Percutaneous coronary intervention (PCI) refers to a family of minimally invasive procedures used to open clogged coronary arteries (those that deliver blood to the heart). By restoring blood flow, the treatment can improve symptoms of blocked arteries, such as chest pain or shortness of breath. UCSF interventional cardiologists, who are highly skilled and experienced in using the latest techniques and devices, are able to use PCIs to fix the most complex coronary artery blockages, even chronic total occlusions.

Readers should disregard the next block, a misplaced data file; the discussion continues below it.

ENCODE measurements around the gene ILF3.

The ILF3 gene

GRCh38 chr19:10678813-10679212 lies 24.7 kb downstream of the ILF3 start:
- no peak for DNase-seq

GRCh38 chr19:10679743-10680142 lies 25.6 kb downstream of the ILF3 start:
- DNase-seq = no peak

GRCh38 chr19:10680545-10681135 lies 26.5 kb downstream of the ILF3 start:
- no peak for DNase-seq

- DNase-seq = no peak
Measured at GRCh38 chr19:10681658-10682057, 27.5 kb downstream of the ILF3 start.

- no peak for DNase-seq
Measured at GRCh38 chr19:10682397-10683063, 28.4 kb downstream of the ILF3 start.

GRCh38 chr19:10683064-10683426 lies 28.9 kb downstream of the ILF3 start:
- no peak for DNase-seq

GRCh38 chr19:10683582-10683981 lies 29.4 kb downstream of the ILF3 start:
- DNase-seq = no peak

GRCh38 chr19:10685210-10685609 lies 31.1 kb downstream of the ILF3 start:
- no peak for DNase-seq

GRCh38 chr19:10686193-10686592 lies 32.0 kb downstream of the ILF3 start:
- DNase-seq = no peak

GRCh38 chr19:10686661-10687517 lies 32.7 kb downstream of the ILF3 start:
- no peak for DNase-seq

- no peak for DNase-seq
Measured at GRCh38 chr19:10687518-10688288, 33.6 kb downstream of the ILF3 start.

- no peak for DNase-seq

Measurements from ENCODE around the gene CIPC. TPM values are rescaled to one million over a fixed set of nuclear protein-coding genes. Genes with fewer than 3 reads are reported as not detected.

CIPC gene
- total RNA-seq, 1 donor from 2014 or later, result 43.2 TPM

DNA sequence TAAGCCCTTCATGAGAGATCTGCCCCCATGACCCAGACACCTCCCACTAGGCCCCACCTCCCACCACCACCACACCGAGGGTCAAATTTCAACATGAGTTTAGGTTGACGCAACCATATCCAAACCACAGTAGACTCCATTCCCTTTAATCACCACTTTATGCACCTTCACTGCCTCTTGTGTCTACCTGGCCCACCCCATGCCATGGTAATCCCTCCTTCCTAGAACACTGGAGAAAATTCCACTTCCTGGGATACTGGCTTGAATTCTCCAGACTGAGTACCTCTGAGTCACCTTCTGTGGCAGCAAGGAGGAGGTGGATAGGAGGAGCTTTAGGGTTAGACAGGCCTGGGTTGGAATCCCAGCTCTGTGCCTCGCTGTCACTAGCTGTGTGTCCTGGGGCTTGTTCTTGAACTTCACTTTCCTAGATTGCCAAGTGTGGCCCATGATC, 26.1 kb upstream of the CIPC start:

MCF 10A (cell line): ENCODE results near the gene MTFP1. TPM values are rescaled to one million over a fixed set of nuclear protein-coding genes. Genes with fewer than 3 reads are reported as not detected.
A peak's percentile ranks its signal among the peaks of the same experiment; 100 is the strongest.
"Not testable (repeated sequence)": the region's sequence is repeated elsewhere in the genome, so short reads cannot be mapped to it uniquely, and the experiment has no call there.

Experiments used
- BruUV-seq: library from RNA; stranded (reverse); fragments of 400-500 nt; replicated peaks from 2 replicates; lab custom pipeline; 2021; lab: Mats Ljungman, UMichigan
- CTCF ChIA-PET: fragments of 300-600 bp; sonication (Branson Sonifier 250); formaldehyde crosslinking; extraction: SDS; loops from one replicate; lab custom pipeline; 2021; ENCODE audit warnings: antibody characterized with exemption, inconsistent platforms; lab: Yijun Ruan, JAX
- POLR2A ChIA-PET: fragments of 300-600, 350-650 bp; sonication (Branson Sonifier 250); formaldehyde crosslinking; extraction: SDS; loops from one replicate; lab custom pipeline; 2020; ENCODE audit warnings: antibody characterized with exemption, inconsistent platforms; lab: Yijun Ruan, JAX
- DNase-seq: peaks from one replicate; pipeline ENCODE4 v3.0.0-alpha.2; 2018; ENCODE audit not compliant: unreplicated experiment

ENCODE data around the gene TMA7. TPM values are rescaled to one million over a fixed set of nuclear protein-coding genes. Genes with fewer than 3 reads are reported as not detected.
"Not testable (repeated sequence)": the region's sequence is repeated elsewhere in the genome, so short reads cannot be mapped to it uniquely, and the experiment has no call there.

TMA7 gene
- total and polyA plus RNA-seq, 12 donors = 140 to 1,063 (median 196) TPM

In a PCI, the doctor reaches a blocked vessel by making a small incision in the wrist or upper leg and then threading a catheter (a thin, flexible tube) through an artery that leads to the heart. The doctor uses X-ray images of the heart as a guide to locate the blockage or narrowed area, and then uses the most appropriate PCI techniques to open the vessel.